Somers: How far in advance do you formulate your IT strategy; and how agile are such plans to market changes?

Martin: The IT strategy of each of HSBC’s regions and countries is closely coordinated. Local business demands of each country are centrally coordinated at regional level, which from Vietnam’s point of view, means in Hong Kong. Priority for early adoption of new Group software is normally based on the repayment rate the benefits can produce, but occasionally a smaller area would be given priority for tactical advantage. The IT infrastructure of HSBC in the region allows us to cluster countries for simultaneous rollout of upgrades and new features. Our systems are written to cater to the most advanced and competitive banking markets in the world, so even the relatively unsophisticated markets can rapidly deploy new products and services without specific new installations.

Somers: Which channel is most effective when reaching out to new customers in Vietnam? 

Martin: In Vietnam, most of the total money supply is actually outside of the banking system. This gives all banks in Vietnam a magnificent opportunity. HSBC looks to provide personal banking services to the mass affluent and middle class professional workforce, in addition to enterprises who value and can afford to pay a premium for their banking services. The more sophisticated customers see online banking as an essential product offering, but a street-level presence is also required in the retail bank as Vietnam is still very much a cash-based economy. However, perhaps more important than channel strategy is reputation. It is the reputation of a robust banking environment that will bring money into the banking system and the individual reputation of the banks operating in the market that will drive quality customers to the top-class banks.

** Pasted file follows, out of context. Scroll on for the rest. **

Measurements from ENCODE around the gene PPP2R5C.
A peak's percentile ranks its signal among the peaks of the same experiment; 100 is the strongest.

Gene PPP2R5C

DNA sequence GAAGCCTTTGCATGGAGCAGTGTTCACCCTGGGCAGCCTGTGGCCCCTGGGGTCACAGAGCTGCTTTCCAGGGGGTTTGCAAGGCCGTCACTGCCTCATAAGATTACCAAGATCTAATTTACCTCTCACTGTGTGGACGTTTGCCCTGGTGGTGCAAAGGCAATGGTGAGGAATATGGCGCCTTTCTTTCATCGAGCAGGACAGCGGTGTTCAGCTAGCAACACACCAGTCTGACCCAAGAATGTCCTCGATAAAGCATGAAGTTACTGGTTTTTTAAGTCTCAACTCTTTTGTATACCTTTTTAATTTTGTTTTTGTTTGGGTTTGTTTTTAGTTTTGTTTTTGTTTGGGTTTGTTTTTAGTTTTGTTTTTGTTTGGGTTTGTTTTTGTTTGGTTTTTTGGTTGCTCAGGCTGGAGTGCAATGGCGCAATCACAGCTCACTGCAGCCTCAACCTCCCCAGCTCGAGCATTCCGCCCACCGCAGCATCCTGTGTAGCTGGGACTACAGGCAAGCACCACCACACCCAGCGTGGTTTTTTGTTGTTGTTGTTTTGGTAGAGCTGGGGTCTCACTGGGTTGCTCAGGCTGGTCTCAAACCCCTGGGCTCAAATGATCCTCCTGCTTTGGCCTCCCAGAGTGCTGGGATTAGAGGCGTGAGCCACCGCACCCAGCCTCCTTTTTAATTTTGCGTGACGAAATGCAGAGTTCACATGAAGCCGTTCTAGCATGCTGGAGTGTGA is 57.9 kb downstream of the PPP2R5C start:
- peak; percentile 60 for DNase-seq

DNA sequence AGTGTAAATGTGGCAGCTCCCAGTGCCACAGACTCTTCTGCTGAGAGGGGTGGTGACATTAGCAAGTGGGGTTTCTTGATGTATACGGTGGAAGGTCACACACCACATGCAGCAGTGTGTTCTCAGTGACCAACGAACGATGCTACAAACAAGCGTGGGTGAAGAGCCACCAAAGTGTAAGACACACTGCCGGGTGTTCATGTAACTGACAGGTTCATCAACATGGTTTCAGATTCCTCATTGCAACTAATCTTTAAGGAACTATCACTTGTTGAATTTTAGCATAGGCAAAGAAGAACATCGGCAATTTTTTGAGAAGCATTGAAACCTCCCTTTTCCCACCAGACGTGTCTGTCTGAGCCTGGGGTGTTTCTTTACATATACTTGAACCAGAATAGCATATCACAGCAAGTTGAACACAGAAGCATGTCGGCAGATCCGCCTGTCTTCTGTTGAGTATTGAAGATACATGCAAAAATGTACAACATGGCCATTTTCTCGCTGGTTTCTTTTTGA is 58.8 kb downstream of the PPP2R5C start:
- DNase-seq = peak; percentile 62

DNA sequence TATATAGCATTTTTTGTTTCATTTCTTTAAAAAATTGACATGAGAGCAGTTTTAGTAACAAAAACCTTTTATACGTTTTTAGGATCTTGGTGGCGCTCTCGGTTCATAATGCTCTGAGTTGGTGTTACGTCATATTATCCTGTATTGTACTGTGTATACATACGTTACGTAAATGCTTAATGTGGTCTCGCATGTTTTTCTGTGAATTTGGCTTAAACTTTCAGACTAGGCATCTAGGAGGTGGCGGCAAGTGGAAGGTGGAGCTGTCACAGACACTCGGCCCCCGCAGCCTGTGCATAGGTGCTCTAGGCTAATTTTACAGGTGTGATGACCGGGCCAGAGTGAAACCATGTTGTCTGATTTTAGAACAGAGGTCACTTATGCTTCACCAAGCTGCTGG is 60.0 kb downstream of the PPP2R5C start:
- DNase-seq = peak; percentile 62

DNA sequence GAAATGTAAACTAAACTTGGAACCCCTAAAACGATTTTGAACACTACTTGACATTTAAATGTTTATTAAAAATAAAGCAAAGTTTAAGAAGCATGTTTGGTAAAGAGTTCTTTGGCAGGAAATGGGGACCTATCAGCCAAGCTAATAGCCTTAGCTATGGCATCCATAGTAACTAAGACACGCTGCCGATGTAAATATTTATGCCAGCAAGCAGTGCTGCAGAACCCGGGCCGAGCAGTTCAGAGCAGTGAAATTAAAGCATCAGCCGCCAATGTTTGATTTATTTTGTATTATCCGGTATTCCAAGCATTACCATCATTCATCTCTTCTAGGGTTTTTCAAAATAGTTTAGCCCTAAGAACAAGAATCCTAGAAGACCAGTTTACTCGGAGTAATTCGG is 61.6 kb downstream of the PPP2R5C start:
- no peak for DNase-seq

Somers: According to industry analysts, the top technology trends facing the financial services sector in the year ahead are cloud computing, biometric authentication, and virtualisation. Do you agree; why/why not?